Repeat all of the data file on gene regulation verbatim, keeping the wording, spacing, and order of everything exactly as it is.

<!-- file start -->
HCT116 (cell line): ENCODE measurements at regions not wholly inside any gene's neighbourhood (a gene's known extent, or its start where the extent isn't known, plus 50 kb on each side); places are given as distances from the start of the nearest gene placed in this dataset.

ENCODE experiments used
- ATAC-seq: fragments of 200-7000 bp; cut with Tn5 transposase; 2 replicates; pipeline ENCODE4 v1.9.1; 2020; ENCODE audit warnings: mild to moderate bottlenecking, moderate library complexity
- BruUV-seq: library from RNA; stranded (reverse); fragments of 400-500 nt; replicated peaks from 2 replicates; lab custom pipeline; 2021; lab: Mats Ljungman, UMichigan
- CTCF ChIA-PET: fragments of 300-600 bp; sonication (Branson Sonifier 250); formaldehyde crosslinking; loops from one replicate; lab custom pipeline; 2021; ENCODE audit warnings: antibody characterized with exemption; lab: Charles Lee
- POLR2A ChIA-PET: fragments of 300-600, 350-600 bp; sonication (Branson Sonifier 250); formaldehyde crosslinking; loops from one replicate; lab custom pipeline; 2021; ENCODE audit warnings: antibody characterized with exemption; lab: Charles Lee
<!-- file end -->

HCT116 (cell line): ENCODE measurements at regions not wholly inside any gene's neighbourhood (a gene's known extent, or its start where the extent isn't known, plus 50 kb on each side); places are given as distances from the start of the nearest gene placed in this dataset.

ENCODE experiments used
- ATAC-seq: fragments of 200-7000 bp; cut with Tn5 transposase; 2 replicates; pipeline ENCODE4 v1.9.1; 2020; ENCODE audit warnings: mild to moderate bottlenecking, moderate library complexity
- BruUV-seq: library from RNA; stranded (reverse); fragments of 400-500 nt; replicated peaks from 2 replicates; lab custom pipeline; 2021; lab: Mats Ljungman, UMichigan
- CTCF ChIA-PET: fragments of 300-600 bp; sonication (Branson Sonifier 250); formaldehyde crosslinking; loops from one replicate; lab custom pipeline; 2021; ENCODE audit warnings: antibody characterized with exemption; lab: Charles Lee
- POLR2A ChIA-PET: fragments of 300-600, 350-600 bp; sonication (Branson Sonifier 250); formaldehyde crosslinking; loops from one replicate; lab custom pipeline; 2021; ENCODE audit warnings: antibody characterized with exemption; lab: Charles Lee